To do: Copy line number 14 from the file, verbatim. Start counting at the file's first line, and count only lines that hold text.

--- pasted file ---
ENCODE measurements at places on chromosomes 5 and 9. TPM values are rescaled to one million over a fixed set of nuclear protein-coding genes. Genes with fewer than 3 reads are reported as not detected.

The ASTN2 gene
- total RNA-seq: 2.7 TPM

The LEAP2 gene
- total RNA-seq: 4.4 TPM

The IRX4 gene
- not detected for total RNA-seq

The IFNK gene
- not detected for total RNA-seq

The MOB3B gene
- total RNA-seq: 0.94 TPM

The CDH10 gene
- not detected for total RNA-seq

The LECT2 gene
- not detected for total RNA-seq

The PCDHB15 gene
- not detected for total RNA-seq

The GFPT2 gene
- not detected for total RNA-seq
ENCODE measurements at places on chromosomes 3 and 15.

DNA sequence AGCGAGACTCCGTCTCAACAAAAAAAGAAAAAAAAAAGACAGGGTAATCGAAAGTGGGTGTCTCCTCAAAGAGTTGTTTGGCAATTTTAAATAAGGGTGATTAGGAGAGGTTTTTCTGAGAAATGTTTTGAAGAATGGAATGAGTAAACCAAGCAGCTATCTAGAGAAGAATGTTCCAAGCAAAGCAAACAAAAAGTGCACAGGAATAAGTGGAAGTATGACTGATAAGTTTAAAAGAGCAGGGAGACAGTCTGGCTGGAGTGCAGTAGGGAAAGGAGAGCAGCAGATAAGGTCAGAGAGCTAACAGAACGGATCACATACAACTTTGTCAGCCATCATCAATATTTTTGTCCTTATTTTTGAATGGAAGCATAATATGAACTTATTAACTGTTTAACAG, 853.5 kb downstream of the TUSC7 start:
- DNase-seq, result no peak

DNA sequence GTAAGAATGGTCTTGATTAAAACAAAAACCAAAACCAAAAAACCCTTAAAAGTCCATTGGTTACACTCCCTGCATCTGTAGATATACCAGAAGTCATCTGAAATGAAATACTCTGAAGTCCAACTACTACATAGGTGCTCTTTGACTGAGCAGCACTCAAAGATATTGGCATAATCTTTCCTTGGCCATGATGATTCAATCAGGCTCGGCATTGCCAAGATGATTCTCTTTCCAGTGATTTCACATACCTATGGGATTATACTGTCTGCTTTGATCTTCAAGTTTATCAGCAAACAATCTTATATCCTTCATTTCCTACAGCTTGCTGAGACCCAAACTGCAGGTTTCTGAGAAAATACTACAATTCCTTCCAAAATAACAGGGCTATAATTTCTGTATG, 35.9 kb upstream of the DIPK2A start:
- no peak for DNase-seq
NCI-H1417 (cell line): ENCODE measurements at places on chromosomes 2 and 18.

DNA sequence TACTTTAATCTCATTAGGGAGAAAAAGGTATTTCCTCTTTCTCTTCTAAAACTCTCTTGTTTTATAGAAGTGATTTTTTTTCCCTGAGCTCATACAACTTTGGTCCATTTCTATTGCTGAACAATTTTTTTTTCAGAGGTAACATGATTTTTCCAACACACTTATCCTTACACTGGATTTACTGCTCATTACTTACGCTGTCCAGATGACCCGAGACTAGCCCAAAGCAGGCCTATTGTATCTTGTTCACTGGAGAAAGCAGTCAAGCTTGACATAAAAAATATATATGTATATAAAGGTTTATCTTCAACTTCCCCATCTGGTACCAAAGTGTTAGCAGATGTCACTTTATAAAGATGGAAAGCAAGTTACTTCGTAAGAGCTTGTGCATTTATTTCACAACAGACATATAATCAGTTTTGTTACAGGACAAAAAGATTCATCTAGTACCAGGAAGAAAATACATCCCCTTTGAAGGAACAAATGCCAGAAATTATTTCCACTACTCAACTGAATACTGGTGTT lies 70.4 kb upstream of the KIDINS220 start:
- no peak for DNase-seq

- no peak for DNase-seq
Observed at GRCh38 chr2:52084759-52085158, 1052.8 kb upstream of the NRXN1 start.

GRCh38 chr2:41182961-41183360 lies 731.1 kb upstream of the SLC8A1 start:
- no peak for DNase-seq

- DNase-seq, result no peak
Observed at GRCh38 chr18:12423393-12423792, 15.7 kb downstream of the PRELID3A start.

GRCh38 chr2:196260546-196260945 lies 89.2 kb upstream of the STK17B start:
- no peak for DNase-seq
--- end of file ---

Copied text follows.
The LECT2 gene